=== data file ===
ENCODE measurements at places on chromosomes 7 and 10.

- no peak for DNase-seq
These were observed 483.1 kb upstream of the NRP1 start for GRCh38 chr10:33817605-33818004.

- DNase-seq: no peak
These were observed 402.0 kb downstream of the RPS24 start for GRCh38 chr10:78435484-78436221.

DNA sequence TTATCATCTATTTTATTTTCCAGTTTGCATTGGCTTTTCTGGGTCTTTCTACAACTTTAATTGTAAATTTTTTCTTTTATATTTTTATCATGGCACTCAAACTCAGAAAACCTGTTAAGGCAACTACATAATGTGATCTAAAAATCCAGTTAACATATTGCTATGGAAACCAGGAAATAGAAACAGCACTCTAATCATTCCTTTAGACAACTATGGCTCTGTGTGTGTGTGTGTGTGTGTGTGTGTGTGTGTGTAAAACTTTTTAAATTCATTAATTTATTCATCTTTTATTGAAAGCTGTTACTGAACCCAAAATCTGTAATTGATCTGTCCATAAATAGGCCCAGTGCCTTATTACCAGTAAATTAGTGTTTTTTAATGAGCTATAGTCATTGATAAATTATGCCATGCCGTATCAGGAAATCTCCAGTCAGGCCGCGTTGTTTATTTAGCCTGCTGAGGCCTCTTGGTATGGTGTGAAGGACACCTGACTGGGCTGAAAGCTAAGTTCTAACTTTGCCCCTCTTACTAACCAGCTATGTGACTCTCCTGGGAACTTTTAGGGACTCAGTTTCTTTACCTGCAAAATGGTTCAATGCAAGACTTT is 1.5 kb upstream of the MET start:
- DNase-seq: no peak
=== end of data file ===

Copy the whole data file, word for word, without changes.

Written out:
ENCODE measurements at places on chromosomes 7 and 10.

- no peak for DNase-seq
These were observed 483.1 kb upstream of the NRP1 start for GRCh38 chr10:33817605-33818004.

- DNase-seq: no peak
These were observed 402.0 kb downstream of the RPS24 start for GRCh38 chr10:78435484-78436221.

DNA sequence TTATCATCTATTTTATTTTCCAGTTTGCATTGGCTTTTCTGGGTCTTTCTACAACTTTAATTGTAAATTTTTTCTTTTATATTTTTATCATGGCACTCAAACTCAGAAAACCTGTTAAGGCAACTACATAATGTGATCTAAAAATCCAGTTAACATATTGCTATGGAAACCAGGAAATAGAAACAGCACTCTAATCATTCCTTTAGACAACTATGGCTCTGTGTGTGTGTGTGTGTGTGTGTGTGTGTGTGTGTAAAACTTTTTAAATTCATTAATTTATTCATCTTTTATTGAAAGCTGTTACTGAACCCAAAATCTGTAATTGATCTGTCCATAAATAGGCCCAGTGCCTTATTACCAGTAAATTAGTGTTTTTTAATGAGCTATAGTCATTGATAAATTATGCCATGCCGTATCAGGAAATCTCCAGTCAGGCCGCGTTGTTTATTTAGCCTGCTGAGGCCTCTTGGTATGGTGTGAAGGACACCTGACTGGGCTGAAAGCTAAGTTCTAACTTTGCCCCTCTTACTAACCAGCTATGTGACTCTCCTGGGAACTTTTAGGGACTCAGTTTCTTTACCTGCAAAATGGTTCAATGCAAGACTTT is 1.5 kb upstream of the MET start:
- DNase-seq: no peak